I am still not quite sure whether it is the results of the open heart surgery I had 17 years ago or the fact I have gotten older, but it seems that I can well up with uncontrolled tears because of the strangest things.
The other weekend Molly and I were cleaning out the basement and I talked her into bringing up stairs one of the many bins of pictures we have accumulated over the years.
I was looking through them and was thinking about all the good things that accompanied each memory when I pulled out an old Cavanaugh reunion book. As I began to look through the book of memories, I came across a copy of an old Washington Post story from 1915 that had a picture of my grandfather and his two brothers. I began to read a story about a mother who had her three sons go to war at the same time. The good news is they all came home. Two were gassed up a little bit, though. I tried to read the story to Molly but I choked up and welled up with those tears.
Reading the old story about family caused some of the tears but the truth of the matter is that Memorial Day and Veterans Day causes a twinge in my heart starting with the day the government found me physically unfit to serve it.
Since that fall day in 1966, when the major sent me back down the road with a big rejection notice because I just happened to have a few toes missing, I often feel a little ashamed when at patriotic gatherings they ask members of different service groups to stand and be recognized. I sometimes feel I let someone down.
Just like many of you, I have relatives who have served and are currently serving in the service of our country. They all make me proud. I have a friend whose name is forever etched on the wall at the Vietnam Memorial. Visiting there, and the Moving Wall that came recently to Rockdale, brings up those tears.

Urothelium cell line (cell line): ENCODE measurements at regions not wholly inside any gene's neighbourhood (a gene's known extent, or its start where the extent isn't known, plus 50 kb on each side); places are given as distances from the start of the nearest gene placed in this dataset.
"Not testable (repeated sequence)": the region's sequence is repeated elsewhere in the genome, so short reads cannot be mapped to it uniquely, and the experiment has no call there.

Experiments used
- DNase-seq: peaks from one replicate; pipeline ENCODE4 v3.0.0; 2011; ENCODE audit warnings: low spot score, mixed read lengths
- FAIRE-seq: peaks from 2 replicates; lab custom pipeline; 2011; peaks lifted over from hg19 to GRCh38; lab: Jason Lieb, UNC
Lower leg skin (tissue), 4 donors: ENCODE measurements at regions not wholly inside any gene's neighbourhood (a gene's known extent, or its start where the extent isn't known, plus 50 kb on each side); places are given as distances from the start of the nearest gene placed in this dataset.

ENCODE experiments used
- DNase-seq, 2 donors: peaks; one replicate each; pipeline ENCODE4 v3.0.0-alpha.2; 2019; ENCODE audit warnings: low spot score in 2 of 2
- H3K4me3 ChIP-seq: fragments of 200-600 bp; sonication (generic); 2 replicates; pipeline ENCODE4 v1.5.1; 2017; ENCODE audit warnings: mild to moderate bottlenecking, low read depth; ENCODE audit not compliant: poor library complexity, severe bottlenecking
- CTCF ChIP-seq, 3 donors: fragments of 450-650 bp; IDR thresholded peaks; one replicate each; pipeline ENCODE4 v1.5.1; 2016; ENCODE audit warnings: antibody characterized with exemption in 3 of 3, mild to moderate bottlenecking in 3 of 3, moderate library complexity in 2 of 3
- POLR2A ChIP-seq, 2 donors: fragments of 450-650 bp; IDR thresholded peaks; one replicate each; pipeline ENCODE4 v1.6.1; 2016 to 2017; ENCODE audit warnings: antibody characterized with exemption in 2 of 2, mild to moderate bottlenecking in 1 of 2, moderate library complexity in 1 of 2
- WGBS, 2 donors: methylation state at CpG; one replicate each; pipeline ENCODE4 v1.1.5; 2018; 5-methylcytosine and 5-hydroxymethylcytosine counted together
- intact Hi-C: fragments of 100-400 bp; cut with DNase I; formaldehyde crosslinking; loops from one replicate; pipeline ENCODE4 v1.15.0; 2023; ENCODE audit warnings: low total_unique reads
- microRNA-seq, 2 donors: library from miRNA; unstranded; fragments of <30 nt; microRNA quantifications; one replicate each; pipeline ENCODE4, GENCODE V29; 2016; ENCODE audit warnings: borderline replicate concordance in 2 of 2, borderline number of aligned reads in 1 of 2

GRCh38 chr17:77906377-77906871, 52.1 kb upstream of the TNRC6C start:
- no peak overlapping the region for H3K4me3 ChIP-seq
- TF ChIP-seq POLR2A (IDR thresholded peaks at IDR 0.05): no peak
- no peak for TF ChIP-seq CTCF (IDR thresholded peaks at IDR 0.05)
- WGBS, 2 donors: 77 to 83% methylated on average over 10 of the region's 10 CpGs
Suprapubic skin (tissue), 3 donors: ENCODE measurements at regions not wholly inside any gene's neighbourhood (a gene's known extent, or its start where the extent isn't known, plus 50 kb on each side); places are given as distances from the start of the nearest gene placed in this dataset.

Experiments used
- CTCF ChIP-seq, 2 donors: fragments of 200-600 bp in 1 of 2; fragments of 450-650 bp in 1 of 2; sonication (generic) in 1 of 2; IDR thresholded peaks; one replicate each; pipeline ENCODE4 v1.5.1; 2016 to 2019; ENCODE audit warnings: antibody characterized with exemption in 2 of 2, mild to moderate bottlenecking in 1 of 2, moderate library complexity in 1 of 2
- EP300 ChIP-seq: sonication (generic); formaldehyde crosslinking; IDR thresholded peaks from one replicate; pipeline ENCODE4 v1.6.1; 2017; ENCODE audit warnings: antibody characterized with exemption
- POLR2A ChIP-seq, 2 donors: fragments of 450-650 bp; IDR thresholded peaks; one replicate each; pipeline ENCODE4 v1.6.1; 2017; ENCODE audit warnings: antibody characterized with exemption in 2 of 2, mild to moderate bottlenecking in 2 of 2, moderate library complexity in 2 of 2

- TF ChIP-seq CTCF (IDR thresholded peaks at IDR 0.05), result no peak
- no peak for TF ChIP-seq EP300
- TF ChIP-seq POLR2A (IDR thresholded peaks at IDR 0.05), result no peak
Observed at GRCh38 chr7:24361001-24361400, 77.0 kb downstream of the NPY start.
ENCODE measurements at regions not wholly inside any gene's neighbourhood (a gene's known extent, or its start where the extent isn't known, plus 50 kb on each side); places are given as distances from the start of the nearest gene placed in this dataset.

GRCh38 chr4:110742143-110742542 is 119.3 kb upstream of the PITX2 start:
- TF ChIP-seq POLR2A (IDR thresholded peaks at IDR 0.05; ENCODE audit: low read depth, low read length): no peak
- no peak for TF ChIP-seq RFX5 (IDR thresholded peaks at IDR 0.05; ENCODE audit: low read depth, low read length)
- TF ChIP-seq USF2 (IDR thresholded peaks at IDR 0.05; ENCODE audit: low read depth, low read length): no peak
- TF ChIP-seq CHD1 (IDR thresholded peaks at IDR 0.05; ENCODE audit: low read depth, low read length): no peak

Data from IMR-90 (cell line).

When I see the flag, and the sacrifice, service and freedoms it represents, I still feel a surge of pride and again those damn tears well up.
Today I am proud that as Americans we welcome our troops back home with speeches and music and special thanks for their selfless contribution to our way of life. I can remember the time many spat on our troops as they returned from Vietnam. I myself was spit upon by a member of one of the same scraggly and dirty group that resurfaced during the Occupy sit-ins.
I remember clearly the warm spring day I was walking on Dupont Circle in D.C. wearing my proudest American flag tie, when I saw an old classmate with a group of people. Since she had been one of my favorite and trusted friends, I went to greet her warmly. Instead, she and her friends spit on my tie. I was mortified. I thought our country was truly finished because of such people. It wasn't and it won't be today because we have the countless men and women, both young and old, who are putting their lives in harm's way for us who will insure that as a nation we will not fail. I believe that with my whole heart and soul.
On this Memorial Day weekend, I look forward to my special thoughts for my father who is still proud that he served in World War II, for my cousins and nephews who are serving now, for my co-workers whose children are overseas, and for our readers and their families. Throughout the day, I say a few prayers to keep all of them safe and to bring them home to their loving families.
Many times during the day as I think of all of these people and the heroes that served before them, those tears will well up. They won't be because of age or a broken and repaired heart. They will be tears of pure unadulterated pride.
God bless our veterans who paid the ultimate price and their families and to all our veterans. May you always be showered with special blessings for your contributions to our lives.
T. Pat Cavanaugh is the Publisher of the Rockdale News and the Covington News.